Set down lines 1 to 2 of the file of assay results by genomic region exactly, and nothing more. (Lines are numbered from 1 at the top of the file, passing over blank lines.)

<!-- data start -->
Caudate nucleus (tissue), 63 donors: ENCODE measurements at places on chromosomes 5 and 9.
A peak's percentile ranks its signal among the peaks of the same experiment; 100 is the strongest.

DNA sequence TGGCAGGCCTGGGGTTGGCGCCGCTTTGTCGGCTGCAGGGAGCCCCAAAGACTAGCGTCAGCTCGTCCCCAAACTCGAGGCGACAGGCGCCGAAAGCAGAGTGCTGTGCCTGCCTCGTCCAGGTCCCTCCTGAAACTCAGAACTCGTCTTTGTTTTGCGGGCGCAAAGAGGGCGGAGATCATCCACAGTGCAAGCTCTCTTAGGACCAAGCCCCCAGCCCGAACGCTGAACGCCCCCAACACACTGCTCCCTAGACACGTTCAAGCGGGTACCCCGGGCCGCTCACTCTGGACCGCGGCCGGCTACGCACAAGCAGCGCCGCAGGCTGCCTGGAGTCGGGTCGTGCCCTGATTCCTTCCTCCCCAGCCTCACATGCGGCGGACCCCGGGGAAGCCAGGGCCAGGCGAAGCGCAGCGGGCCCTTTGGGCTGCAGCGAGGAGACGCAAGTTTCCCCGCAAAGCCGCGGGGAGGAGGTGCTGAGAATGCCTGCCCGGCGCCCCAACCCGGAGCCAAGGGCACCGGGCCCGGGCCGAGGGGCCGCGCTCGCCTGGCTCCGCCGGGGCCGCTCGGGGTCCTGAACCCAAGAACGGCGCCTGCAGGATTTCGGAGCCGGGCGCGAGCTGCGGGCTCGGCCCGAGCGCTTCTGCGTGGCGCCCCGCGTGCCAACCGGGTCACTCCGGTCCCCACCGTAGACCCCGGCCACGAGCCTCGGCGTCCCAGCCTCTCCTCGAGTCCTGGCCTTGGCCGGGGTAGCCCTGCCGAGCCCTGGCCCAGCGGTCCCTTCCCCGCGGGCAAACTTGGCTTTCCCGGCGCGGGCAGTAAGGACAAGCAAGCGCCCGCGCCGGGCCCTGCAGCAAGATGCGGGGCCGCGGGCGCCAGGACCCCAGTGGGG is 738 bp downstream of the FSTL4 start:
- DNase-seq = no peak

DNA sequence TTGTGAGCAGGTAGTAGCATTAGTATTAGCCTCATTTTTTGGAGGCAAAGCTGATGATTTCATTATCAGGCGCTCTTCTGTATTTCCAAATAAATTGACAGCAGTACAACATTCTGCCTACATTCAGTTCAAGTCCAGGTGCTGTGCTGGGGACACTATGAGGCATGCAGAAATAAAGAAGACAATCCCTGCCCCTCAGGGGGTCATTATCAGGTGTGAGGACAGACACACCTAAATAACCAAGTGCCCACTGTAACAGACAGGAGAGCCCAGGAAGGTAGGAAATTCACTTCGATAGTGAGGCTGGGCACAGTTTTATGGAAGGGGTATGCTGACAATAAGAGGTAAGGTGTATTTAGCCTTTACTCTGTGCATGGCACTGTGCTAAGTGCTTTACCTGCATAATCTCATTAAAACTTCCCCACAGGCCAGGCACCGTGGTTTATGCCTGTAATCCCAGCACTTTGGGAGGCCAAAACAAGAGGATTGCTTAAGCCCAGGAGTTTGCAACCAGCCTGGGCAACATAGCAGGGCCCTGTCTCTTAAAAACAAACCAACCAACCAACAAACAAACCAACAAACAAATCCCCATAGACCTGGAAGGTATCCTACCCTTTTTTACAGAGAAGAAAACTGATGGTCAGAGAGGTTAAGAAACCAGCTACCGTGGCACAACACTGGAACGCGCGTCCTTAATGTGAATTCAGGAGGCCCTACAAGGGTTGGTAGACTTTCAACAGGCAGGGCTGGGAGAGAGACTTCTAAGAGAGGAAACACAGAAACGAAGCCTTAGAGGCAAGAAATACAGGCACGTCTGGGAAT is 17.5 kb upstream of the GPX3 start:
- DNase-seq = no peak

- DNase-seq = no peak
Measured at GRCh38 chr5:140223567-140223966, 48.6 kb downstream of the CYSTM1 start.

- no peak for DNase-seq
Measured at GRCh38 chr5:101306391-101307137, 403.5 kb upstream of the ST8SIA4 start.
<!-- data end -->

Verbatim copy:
Caudate nucleus (tissue), 63 donors: ENCODE measurements at places on chromosomes 5 and 9.
A peak's percentile ranks its signal among the peaks of the same experiment; 100 is the strongest.